NEW HAMPSHIRE – During a virtual roundtable earlier this week, Senator Maggie Hassan spoke with non-profit leaders and Granite Staters about the need for additional economic assistance for individuals in the next COVID-19 pandemic. Senator Hassan’s office worked with two participants on the call to help them receive the stimulus payments and expanded unemployment insurance that they were eligible for under the federal CARES Act.
As a result of efforts from Senators Hassan and colleagues, more than 18 million Americans should have automatically received their $1,200 stimulus payments included in the bipartisan CARES Act without having to file tax returns. Senator Hassan successfully called on the Treasury Department to issue stimulus payments automatically to those who receive Social Security retirement or disability benefits, Supplemental Security Income, and VA pension, disability, or survivor benefits. Senator Hassan recently introduced bipartisan legislation to ensure that any future stimulus payments will go out automatically to Social Security, Supplemental Security Income, and VA beneficiaries.
See below for coverage highlights:
By Julie Huss
As the pandemic challenges continue, U.S Sen. Maggie Hassan, D-N.H., heard concerns from leaders and citizens around the state about what they are facing and how additional relief could support what they do.
During a virtual roundtable Wednesday morning, Hassan joined with Granite State nonprofit leaders and constituents to hear more about what additional COVID-19 assistance could do if and when another relief package is approved by Congress.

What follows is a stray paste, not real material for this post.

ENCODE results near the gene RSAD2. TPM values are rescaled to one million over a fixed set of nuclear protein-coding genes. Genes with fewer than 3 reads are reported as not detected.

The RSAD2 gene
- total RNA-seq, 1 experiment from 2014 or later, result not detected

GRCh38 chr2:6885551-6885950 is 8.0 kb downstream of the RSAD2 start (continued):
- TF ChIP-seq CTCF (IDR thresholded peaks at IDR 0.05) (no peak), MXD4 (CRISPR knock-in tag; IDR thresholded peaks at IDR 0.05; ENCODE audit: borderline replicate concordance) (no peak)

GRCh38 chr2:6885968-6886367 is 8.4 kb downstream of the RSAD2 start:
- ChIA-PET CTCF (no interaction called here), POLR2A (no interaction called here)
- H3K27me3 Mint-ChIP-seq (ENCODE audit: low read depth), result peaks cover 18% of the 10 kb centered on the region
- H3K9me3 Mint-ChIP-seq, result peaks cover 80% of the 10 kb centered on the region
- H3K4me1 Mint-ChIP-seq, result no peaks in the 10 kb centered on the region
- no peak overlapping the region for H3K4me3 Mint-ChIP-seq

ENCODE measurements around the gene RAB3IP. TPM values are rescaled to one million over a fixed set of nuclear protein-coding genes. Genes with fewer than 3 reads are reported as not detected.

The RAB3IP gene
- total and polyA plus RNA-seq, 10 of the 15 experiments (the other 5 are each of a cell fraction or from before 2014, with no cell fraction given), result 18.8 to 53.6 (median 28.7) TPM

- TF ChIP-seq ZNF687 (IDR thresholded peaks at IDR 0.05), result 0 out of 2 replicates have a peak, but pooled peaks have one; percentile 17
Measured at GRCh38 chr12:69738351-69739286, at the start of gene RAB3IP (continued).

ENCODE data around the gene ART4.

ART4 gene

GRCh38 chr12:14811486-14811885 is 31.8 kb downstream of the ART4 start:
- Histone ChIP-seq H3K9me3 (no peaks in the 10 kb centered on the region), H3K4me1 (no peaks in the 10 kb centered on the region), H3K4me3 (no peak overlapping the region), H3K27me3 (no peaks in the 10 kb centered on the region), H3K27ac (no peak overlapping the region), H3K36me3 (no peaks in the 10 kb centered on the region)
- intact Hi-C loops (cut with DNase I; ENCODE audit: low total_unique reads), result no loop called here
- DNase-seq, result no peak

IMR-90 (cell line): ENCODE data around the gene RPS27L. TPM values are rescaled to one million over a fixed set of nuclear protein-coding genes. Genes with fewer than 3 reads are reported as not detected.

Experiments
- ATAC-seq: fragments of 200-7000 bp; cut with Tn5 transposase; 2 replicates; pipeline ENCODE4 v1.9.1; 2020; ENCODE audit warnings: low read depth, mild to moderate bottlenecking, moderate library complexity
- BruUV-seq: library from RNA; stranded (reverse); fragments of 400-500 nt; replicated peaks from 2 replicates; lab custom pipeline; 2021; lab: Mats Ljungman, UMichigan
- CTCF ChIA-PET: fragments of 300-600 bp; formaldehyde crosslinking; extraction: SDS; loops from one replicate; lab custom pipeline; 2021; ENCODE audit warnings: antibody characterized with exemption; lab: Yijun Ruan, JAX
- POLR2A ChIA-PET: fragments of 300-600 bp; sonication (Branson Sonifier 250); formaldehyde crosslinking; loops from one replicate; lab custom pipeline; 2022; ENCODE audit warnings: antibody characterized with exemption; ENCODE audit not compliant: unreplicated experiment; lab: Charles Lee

Those signing on the meeting with Hassan included Eileen Liponis, executive director of the New Hampshire Food Bank; Elliott Berry, the managing attorney and housing justice project director for New Hampshire Legal Assistance; Jeanne Robillard, CEO of Tri-County Community Action; and two constituents, Jessica Kubarek from Salem and Jeanne Donohoe from Keene. Both Kubarek and Donohoe offered their personal views on how the federal CARES Act supported their families earlier this year when the pandemic took hold.
[…]Hassan started the roundtable by saying she is appreciative of all the hard work nonprofits around the state are doing to help those in need, while even having serious challenges themselves.
"And talking about things, it really helps people give us an understanding of what a lot of Granite State families and Americans are going through," the senator said, adding so many are continuing to grapple with impacts of COVID-19 and are waiting to see what sort of resolution may come from Washington, D.C. for additional help.
"Here in New Hampshire, we are having some success," Hassan said, "but there is more we can do also nationally."
Putting hopes on an eventual vaccine will be a turning point, she added.
Hassan said she keeps pushing for the Senate to return from the current break and head back to Washington, D.C. to find a solution on the next relief package.
"We are here for all of you, for what you are seeing on the ground," Hassan said, "and to get us back to Washington for negotiation and get help to people as soon as possible."
[…]Kubarek thanked Hassan for her help when she needed support navigating the state's unemployment system.
The Salem woman said she filed for assistance back in April when her job at a local restaurant was gone, but hadn't had much luck receiving payments.